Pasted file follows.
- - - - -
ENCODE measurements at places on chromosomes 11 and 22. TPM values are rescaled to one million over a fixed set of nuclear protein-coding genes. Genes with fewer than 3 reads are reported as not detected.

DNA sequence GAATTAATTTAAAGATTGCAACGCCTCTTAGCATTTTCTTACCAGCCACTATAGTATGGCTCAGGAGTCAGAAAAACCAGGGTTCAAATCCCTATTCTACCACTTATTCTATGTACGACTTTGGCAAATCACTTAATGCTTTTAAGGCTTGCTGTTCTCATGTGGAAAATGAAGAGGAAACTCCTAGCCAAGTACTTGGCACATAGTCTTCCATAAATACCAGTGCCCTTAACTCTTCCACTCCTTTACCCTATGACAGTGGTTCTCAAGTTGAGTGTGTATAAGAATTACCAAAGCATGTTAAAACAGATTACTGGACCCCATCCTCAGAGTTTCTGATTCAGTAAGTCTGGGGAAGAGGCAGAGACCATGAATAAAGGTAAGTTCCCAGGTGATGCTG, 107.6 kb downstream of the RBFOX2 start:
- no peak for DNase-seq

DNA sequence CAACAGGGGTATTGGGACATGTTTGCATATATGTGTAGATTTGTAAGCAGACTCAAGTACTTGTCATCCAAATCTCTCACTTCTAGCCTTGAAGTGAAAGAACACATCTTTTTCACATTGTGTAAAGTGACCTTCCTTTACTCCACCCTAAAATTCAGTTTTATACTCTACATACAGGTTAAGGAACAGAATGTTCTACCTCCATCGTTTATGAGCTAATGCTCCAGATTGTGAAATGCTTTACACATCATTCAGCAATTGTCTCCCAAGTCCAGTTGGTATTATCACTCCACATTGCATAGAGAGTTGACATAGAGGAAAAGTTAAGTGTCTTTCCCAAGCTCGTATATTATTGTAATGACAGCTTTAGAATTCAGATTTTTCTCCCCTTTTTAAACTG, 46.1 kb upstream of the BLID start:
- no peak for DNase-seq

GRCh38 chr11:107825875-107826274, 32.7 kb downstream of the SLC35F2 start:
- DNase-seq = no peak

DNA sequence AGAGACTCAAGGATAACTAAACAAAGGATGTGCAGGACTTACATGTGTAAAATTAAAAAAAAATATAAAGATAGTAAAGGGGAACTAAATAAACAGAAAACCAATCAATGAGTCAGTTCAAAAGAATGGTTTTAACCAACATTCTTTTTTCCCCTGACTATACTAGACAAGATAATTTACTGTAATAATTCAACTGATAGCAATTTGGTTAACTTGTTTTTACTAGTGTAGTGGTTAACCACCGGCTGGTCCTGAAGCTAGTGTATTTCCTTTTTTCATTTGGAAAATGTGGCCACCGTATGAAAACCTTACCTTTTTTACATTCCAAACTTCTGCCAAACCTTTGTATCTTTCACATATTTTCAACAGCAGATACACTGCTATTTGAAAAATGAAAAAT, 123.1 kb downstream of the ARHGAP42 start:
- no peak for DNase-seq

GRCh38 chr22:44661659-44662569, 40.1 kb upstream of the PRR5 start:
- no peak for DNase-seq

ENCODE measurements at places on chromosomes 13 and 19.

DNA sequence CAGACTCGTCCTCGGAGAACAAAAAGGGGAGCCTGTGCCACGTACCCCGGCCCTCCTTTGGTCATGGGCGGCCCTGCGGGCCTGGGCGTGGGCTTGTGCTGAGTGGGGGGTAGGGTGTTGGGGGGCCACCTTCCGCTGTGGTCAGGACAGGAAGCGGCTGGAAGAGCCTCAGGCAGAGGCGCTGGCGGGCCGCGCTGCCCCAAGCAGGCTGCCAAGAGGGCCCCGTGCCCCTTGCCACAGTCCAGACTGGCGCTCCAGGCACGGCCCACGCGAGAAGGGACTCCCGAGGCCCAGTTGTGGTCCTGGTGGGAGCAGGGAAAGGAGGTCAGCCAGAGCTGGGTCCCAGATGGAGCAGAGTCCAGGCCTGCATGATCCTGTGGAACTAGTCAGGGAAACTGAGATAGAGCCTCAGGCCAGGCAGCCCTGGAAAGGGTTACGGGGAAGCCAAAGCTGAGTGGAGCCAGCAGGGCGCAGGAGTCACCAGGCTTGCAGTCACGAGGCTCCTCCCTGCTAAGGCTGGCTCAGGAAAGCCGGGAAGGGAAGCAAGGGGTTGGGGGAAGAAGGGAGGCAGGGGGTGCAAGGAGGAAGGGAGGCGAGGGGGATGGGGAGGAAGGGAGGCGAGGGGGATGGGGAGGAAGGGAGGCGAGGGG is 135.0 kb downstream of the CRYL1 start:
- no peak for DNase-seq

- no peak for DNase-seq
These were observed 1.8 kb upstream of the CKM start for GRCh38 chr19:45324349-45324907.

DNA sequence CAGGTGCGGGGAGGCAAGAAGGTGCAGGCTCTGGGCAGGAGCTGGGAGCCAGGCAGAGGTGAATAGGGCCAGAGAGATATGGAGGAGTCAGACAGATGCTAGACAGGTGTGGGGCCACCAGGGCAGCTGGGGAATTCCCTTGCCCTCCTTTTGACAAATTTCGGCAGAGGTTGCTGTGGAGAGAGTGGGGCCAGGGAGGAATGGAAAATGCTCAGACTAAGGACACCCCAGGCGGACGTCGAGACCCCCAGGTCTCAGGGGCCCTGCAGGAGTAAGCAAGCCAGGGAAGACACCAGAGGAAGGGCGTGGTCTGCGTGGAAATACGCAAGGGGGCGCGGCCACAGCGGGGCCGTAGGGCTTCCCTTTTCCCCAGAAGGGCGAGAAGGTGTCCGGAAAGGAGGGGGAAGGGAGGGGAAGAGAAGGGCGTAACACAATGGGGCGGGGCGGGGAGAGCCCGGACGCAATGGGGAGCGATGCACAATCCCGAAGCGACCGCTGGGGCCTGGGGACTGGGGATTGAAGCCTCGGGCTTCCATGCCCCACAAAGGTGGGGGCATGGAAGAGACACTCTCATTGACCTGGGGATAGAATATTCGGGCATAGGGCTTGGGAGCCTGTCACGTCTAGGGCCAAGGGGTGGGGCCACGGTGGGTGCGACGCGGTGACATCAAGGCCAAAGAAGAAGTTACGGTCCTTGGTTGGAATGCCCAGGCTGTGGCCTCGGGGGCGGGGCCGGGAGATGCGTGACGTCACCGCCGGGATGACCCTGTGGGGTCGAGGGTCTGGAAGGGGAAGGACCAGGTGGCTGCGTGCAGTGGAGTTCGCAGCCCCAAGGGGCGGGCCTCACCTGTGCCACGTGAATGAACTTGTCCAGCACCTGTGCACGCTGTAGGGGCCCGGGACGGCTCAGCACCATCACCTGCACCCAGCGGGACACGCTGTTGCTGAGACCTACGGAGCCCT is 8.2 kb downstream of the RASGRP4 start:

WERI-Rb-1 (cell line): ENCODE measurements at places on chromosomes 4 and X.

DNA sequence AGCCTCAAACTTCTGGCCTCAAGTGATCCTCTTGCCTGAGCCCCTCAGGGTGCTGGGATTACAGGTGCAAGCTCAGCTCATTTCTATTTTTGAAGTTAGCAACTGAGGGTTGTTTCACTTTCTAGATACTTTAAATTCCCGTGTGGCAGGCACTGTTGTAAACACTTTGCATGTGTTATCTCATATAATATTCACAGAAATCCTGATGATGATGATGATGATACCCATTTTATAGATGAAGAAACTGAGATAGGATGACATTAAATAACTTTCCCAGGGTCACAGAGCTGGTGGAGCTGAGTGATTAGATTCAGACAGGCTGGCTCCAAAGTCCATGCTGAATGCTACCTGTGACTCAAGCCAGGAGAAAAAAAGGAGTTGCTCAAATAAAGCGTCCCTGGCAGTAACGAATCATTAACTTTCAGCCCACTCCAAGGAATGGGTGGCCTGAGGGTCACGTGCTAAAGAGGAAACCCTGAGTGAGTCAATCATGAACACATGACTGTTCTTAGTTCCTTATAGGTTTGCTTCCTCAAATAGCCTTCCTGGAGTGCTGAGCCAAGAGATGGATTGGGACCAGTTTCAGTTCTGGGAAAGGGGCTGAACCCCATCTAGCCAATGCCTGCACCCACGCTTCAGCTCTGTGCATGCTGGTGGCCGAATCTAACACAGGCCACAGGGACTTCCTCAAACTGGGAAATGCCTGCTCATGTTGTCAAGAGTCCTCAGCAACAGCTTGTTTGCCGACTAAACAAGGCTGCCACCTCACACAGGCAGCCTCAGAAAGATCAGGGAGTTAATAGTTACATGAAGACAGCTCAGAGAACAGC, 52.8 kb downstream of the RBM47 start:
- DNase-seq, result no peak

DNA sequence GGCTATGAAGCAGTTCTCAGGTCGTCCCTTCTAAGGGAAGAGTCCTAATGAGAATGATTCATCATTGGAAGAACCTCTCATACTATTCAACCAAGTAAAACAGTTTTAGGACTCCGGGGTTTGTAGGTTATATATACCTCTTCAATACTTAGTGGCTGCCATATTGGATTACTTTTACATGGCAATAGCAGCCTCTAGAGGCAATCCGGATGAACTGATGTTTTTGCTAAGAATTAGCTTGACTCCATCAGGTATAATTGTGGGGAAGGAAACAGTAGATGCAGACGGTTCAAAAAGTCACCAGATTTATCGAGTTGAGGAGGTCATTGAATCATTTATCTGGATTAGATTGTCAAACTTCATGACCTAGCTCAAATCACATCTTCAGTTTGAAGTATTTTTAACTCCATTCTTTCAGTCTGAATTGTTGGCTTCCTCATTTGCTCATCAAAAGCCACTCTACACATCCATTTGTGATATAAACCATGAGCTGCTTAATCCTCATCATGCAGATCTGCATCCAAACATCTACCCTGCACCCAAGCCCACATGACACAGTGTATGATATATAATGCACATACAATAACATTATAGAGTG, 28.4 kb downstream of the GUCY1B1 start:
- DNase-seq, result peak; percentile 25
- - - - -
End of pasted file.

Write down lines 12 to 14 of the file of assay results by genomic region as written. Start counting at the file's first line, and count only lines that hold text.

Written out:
ENCODE measurements at places on chromosomes 13 and 19.

DNA sequence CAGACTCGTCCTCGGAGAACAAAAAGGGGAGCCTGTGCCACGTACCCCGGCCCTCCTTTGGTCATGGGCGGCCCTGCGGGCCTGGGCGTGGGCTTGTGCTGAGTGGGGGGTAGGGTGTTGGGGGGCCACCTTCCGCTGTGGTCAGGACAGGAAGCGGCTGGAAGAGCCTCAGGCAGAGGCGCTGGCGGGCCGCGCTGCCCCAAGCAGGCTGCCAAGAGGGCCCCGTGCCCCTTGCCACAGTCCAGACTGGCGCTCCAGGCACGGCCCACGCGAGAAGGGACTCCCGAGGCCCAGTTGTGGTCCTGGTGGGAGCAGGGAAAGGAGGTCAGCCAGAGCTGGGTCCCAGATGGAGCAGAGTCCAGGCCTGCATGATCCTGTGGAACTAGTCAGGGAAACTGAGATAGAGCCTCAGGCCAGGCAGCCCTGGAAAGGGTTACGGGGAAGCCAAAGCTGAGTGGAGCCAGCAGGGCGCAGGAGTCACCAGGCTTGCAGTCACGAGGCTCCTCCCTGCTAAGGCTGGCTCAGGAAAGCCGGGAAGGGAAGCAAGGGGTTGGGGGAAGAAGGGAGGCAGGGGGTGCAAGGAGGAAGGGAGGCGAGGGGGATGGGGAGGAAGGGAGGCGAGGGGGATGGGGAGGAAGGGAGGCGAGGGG is 135.0 kb downstream of the CRYL1 start:
- no peak for DNase-seq